Context and photographs

I read Terry Barrett’s essay Photographs and Context as suggested in the course notes. The concepts were familiar to me as my Foundations tutor had explained them to me as part of my A4 feedback.

Using Taryn Simon’s Contraband series as an example, internal context is limited to what we can see in the photograph. So in her work we might see a plain background and a forensic, highly objective photograph of an object.

So far, so bird corpse on an airmail envelope on a plain background. We might guess that it’s an inside environment rather than a bird on a forest floor, but we can’t tell any more for sure. This is where the external context comes in. We can read captions, wall text, or the catalogue if we’re at an exhibition, or the accompanying text if it’s in printed material.  We learn that these photographs were made during a period of five days when Taryn was embedded at JFK Airport photographing objects that were confiscated from incoming passengers and incoming mail. We’re dependent on this external context to give us more information, and we’re dependent on the viewpoint and perspective of this context.  Terry Bartlett illustrates this very well when he documents Gisele Freund’s discussion of the multiple and often contradictory views that a Doisneau image of a couple drinking together was used to illustrate. We already know that we can neither control nor direct how a viewer will interpret our work, so the importance of external context becomes clear in ensuring that the work can be understood.  For me, this will likely take the form of captions where needed.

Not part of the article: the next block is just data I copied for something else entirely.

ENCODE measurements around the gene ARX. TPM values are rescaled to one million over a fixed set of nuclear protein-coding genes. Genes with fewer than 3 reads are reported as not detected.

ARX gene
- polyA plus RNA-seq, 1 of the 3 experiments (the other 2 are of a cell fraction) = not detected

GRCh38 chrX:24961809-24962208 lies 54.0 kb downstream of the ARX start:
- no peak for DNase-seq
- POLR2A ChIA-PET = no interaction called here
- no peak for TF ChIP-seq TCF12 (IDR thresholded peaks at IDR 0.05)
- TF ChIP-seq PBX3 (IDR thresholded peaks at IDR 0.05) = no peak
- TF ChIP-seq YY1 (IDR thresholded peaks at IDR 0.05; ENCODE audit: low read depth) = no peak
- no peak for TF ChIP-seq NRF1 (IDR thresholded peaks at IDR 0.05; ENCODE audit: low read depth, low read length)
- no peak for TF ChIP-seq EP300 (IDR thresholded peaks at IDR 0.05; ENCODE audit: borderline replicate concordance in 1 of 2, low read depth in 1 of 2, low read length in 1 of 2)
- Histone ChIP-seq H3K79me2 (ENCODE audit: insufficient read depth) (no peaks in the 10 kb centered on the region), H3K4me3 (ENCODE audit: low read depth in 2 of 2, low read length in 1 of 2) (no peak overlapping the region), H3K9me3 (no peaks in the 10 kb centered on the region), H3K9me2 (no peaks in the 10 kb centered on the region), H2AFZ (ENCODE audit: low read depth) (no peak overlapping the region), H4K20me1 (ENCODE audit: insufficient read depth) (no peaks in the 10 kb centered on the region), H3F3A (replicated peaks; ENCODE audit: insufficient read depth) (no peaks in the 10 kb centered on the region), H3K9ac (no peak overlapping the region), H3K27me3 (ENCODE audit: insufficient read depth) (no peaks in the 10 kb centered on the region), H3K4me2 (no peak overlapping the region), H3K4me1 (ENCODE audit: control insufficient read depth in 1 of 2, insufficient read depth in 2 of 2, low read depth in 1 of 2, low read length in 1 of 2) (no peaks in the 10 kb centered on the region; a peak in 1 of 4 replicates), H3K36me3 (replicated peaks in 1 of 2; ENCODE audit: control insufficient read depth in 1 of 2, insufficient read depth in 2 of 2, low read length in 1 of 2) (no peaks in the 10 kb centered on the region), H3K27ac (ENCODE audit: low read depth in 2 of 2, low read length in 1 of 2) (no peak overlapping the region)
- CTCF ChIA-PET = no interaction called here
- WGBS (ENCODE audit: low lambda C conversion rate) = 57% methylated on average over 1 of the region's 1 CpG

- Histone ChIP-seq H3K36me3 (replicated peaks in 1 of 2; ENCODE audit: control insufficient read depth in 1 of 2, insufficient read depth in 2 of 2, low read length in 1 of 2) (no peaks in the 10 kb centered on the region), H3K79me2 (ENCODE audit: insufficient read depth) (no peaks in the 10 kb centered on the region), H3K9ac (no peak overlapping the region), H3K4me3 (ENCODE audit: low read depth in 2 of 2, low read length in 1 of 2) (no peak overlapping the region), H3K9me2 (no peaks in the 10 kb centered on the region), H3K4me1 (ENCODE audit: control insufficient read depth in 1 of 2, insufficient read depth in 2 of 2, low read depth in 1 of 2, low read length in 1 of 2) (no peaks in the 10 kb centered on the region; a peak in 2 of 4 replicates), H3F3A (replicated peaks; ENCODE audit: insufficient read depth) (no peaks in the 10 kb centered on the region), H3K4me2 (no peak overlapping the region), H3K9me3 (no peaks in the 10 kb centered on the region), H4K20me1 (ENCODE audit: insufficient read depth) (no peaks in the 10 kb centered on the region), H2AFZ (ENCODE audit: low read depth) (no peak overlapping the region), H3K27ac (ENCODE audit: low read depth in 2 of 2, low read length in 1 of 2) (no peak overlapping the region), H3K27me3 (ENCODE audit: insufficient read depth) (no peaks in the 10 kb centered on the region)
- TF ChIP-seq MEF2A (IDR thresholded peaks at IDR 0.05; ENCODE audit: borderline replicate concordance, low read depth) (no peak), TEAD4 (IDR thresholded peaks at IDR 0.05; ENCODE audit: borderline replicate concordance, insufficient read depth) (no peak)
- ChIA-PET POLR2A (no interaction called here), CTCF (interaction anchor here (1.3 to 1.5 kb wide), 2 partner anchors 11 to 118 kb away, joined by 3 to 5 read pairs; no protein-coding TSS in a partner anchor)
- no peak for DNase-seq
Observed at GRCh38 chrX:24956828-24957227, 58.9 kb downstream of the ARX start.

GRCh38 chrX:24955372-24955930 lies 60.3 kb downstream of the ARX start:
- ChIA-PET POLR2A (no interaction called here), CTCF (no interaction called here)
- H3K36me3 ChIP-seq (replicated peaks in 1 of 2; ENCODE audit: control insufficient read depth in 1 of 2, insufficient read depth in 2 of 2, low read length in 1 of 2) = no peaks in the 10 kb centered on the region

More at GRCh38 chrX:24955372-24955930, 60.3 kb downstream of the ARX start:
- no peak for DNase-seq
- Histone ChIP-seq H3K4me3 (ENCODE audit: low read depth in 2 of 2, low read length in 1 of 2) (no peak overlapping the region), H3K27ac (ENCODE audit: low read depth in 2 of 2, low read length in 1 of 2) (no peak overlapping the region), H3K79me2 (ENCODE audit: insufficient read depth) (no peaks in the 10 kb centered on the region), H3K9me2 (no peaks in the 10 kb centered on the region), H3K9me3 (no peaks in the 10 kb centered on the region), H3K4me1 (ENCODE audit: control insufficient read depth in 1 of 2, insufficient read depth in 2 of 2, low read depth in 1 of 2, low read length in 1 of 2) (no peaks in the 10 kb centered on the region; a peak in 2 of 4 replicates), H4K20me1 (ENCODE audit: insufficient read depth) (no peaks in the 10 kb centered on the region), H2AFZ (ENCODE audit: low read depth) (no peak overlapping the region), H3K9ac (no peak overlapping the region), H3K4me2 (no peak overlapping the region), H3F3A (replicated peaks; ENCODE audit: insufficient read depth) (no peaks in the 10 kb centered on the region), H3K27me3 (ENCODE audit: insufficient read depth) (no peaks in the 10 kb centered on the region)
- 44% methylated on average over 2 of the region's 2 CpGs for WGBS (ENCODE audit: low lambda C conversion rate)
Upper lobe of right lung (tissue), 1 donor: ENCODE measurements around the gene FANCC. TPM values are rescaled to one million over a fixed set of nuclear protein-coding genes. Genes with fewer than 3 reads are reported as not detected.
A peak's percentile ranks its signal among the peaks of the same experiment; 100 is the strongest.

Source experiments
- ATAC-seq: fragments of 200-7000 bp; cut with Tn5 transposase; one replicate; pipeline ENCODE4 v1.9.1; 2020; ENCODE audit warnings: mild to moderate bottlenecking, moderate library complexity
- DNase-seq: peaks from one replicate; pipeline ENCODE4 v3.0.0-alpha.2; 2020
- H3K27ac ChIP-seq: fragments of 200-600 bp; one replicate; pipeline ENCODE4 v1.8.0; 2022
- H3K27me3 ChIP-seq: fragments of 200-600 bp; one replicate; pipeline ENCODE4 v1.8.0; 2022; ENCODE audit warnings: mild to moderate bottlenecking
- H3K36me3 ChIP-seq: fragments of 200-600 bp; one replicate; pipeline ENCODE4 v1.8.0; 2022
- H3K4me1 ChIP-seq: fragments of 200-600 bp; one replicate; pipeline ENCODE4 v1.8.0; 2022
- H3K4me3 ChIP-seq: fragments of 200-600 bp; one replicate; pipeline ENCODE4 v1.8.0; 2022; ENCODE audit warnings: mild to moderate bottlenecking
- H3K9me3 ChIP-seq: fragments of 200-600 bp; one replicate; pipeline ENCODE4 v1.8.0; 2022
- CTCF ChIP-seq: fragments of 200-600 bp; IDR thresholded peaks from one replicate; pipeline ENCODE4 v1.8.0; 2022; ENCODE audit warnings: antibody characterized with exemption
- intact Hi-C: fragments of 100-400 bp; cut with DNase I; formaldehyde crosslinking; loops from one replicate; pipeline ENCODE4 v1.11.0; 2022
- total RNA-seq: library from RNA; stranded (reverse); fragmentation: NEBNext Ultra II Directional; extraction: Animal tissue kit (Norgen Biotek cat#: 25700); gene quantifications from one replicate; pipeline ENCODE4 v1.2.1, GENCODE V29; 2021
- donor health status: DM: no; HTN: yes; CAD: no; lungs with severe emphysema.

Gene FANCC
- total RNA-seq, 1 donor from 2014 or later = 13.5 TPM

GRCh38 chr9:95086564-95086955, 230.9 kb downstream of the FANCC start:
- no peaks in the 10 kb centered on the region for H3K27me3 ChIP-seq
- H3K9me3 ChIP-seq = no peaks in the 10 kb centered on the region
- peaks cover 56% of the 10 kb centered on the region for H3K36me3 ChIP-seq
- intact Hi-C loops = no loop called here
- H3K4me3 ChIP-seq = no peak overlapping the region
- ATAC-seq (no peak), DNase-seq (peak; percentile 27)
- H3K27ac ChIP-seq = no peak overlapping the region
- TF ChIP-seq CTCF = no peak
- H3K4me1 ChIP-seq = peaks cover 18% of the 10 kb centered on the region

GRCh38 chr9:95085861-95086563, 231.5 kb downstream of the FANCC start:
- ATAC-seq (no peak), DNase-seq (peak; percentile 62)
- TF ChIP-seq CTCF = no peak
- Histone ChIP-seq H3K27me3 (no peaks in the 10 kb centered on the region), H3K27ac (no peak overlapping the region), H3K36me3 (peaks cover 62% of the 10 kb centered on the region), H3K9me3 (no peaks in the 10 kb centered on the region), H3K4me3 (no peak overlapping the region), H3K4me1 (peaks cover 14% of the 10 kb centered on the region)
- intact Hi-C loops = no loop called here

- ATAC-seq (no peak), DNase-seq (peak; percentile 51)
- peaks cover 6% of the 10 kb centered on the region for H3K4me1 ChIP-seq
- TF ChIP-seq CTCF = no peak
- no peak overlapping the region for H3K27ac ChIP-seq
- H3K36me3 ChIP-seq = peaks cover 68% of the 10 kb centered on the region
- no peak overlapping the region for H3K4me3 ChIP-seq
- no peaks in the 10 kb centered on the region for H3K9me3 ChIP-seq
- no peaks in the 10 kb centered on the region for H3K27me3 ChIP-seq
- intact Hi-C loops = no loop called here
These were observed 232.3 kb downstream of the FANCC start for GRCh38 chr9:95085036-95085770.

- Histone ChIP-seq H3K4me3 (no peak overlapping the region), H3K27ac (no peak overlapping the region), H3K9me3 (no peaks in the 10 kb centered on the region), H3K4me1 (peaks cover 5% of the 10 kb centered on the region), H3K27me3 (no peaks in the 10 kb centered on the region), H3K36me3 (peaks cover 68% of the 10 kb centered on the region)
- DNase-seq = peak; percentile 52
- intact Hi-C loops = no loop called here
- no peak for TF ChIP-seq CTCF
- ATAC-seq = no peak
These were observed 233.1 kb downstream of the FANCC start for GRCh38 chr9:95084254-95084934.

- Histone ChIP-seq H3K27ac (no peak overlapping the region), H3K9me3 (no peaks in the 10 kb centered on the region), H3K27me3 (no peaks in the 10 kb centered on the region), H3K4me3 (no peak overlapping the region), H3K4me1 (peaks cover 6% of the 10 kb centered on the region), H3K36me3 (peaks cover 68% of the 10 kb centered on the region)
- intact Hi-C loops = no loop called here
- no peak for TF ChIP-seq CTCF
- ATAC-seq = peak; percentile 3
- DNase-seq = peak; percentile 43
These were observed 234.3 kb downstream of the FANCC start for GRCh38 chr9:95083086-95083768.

The third layer of context is not immediately apparent. It’s to do with the background of the photographer, their perspective, the world in which they live. For example, if we look at the Biography page on Taryn Simon’s website we learn that “Taryn Simon (b. 1975) is a multidisciplinary artist working in photography, text, sculpture and performance. Guided by an interest in systems of categorization and classification, her practice involves extensive research into the power and structure of secrecy and the precarious nature of survival.” This tells us much more about why she has chosen to make this work, how she has labelled and presented it, and how it fits into her broader work. We can also “zoom out” from this airport work and apply the broader context of the security constraints of our world, and the prevalence of smuggling and illegal trade in plants and animal parts.

So we can see that these three layers of context all add to our understanding of an artist’s work and that a work’s meaning cannot be fully understood in isolation from these contexts.



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